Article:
Twilio, Champion of the Developer-Centric Company

Most people who use Twilio have never even heard of the company. The software provider which powers text messaging, voice calls, video calls, authentication and wireless capabilities inside of apps, is the backbone behind some today’s most popular platforms, including Airbnb, Netflix and Uber.

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The cloud communications company offers an easy set of APIs that developers use to embed communications into their apps. The next-generation, developer-centric company hit the public markets in June 2016, raising $150 million at a $1.2 billion valuation. Shares nearly doubled within their first day trading on the NYSE under the ticker TWLO, doubling again within their first two months. Shares have gained from an IPO price of $15, to $26.78 in Jan 2018, reflecting a market capitalization near $2.5 billion.

Twilio credits much of its success to its “developer first approach” to selling communications products. Instead of leveraging a top down, IT type style sale with an enterprise sales force, Twilio puts “a new tool in the toolkit of the world’s developers.” In this sense, when developers realize that there is a problem to be solved, such as communicating better with customers or adding a two factor authentication to an app, they can pull out Twilio and build a prototype right away. “That’s faster, way faster than you can often get an enterprise sales rep on the phone. You actually ship the product before you could even start that enterprise sales process, in the traditional sense,” explained Chief Executive Officer Jeff Lawson in an interview at the SaaStr Annual 2017 conference.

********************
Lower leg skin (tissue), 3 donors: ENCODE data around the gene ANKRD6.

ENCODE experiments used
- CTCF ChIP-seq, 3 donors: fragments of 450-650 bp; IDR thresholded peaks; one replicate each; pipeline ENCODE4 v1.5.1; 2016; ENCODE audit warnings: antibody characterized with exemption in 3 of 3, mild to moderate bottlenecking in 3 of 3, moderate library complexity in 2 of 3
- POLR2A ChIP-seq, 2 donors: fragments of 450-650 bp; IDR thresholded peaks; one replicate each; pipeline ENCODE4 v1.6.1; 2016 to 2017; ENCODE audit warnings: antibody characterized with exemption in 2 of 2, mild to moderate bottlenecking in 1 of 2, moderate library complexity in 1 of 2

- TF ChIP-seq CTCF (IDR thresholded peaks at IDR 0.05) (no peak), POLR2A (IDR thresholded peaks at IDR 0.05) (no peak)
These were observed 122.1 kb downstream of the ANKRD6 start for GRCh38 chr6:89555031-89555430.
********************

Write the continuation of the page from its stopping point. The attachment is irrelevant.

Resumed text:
In the recent period, while Twilio has focused on winning bigger customers and traditional enterprises, the firm says it still relies on bottom up sales with the insertion point at the developers.

Lawson, a 40-year-old father of two, runs his company by the mantra “be humble and be frugal.” Byron Deeter of Bessemer Venture Partners, an early backer and one of Twilio’s largest shareholders, described the entrepreneur as someone with “no bravado and no ego, that gives him a special charisma and authenticity.”